Determining the Facts
Reading 2: Early 19th-Century Wheat Farming Near Waterford
John Jay Janney, a distant cousin of Waterford founder Amos Janney, was born in 1812 near the Quaker settlement of Goose Creek, about 10 miles south of Waterford. Ninety-five years later, in Ohio in 1907, Janney penned his memories of his childhood. In addition to writing about all facets of life in Loudoun County in the 1820s, he outlined the farmer's duties regarding his crops for an entire year. The portions concerning wheat are excerpted here and describe farming activities similar to those around Waterford.
After [corn] harvesting was over [in the autumn], we plowed for next year's wheat crop, and when the ground was ready for sowing we hauled all the manure from the barn yard and the hog pen, usually a good supply and scattered it over the poorest part of the field....
We had not yet heard of "wheat drills" but sowed our grain "broadcast." We would take a bag and tie the string to one corner so we could hang it about the neck...and carry...about a bushel of wheat in it. We would catch up handfuls and sow them broadcast having first marked out the field into "lands" of a proper width. A little practice enabled one to sow very evenly. We then dragged a heavy harrow over it. Now [in 1907] a man will do the same work in a better manner sitting in a pleasant seat driving two horses....
After mowing [the following summer] the wheat...was bound into sheaves and put
in shocks of a dozen sheaves each. The children were nearly all, boys and girls, kept home from school to carry sheaves for shocking.....All the mechanics in the neighborhood worked in the harvest fields. The rule was, to pay them wages per day what wheat sold for per bushel. If wheat was worth a dollar per bushel, they got a dollar a day....
During the winter we "trod" out the wheat....we had a "treading floo" in the barn about 40 feet square. Many farmers' barns were not large enough for that, and they had what is called a "threshing floor" in the Bible: a level piece of ground, fifty or sixty or more feet in diameter, made smooth and packed hard....
We stacked our wheat as near the barn as we could, in the "stack yard," and when we commenced treading it out, we would take the sheaves into the barn, take off or loosed the bands, and lay a ring of sheaves four feet or four sheaves wide all around the floor. We laid the first one flat on the floor, the next one with the heads upon the butts of the first and so on all around the floor. We thus had a ring of sheaves about four feet wide, with the heads of the wheat only showing, and a vacant space in the middle of the floor, of about twenty feet in diameter.
We then put four horses, two abreast, walking around on the wheat, against the
way the wheat pointed. After the horses had walked around sufficiently, two of us would each take a pitchfork, one on each side of the wheat, and turn it over. This we would repeat until the grain was all out of the straw, which was then raked off and stored as feed for the cows and steers during the winter....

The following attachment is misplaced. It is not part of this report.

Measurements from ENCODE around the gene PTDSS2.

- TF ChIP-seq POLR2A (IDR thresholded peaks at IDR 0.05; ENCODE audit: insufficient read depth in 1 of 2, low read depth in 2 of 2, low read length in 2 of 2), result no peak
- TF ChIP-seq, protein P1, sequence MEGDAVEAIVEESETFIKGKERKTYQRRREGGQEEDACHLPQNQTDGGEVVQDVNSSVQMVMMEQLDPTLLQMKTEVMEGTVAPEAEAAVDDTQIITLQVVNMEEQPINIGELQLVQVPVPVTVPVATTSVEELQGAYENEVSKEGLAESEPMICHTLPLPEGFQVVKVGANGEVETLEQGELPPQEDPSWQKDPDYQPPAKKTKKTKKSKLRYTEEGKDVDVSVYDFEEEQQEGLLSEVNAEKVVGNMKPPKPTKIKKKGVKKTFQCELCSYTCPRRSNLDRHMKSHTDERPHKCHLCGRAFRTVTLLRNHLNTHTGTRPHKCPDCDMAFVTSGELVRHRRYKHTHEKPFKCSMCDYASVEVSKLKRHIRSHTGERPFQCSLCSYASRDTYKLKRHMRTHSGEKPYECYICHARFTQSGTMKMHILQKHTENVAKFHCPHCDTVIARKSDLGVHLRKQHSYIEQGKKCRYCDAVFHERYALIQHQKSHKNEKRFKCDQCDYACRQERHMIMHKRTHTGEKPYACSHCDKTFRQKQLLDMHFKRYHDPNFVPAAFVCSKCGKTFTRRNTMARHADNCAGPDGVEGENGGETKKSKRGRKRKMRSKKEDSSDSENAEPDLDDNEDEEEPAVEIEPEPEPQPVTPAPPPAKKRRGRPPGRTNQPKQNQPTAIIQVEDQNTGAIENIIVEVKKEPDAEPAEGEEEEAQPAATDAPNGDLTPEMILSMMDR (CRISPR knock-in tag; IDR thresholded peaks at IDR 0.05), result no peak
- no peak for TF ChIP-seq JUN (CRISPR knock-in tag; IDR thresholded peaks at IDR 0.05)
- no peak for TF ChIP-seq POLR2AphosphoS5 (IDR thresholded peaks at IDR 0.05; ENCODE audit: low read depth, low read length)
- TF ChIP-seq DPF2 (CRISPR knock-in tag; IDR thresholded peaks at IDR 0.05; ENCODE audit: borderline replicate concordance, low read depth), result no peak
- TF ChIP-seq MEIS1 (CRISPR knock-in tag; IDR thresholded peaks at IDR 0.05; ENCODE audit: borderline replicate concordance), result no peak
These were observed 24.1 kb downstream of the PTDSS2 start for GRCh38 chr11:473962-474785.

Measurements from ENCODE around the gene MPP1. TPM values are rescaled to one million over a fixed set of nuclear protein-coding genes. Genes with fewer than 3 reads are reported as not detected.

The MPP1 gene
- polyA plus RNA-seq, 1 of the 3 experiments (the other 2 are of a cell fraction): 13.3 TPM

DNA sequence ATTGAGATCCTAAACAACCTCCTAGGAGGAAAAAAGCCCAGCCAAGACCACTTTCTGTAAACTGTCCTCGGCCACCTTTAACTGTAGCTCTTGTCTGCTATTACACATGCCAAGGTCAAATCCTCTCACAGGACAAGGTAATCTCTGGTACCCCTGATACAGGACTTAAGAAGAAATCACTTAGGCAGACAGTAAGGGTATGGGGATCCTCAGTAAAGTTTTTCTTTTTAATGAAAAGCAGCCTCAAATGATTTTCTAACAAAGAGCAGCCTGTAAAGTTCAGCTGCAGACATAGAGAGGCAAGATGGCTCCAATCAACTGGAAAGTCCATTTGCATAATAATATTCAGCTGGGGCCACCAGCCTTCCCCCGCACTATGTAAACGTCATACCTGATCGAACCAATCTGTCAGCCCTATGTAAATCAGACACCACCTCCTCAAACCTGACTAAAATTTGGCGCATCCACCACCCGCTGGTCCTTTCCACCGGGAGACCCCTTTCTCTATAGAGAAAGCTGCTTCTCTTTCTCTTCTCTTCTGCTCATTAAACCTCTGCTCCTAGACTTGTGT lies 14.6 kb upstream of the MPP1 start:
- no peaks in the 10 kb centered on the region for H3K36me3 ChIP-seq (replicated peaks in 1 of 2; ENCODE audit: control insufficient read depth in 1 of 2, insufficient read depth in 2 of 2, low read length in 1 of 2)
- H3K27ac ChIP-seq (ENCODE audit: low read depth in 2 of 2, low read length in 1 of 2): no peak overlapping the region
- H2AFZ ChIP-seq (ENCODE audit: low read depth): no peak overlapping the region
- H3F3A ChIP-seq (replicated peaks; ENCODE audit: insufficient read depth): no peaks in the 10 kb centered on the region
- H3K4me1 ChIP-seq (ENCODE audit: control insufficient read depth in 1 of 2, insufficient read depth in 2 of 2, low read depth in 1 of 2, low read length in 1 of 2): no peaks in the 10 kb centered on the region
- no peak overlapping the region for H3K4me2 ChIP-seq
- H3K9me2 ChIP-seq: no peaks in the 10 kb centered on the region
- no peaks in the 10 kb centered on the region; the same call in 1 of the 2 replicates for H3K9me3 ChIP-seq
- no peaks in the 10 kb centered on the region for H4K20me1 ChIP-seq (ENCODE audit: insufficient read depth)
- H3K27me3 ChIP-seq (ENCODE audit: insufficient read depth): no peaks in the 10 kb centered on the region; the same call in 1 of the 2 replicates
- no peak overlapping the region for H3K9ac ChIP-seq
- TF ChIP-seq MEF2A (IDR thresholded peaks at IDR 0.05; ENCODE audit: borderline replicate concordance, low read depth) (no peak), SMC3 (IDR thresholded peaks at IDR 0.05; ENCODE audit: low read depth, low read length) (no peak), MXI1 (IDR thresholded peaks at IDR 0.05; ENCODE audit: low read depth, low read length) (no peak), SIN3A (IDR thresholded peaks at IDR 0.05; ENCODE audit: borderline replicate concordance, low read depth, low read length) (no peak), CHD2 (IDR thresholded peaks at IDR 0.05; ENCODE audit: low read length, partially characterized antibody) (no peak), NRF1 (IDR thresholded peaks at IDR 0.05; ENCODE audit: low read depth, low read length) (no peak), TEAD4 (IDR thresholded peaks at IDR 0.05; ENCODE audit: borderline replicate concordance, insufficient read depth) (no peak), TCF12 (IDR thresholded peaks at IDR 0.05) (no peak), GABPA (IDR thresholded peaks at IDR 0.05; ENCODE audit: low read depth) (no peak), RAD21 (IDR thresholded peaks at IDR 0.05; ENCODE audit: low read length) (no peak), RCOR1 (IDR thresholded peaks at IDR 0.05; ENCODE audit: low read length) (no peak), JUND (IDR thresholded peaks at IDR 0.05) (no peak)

Treading out wheat always made me feel as if I had a cold, headache, back-ache
and slight fever, the result of the dust; and my grandmother used to say it always made me "take a bad cold."
When the wheat was all "trod," or when the floor became full, we cleaned it. We ran it through the wheat fan twice; the first time through the coarse riddle taking out the chaff only; the second time through the fine riddle taking out the "white caps" leaving only the clean wheat. The "white cap" was a grain of wheat with the chaff still fast on it. We then took it to the mill, where it was passed to our credit, to be drawn out for use or for market. We cleaned our wheat so well that it was never "docked" as that of some farmers was, that is, a number of pounds or bushels deduced, sufficient to make up for the refuse matter the wheat contained....
Farmers rarely if ever sold their wheat. They delivered it at the mill and got credit for it at the rate of sixty pounds to the bushel and when they wanted flour, they got for every sixty pounds of wheat, forty pounds of flour and about fifteen pounds of bran.¹
Questions for Reading 2
1. In what season was the wheat planted near Waterford? When was it harvested?
2. Who carried the sheaves for shocking?
3. What was the pay for a farm laborer's day of work in the 1820s in Virginia?
4. How might we describe today the "illness" Mr. Janney experienced while treading out wheat?
5. Did farmers get much money for their wheat? Explain your answer.
6. What does the reading indicate the miller might have received for his work?
¹Werner L. Janney and Asa Moore, editors, John Jay Janney's Virginia: An American Farm Lad's Life in the Early 19th Century (McLean, Va.: EPM Publications Inc., 1978), 72-75.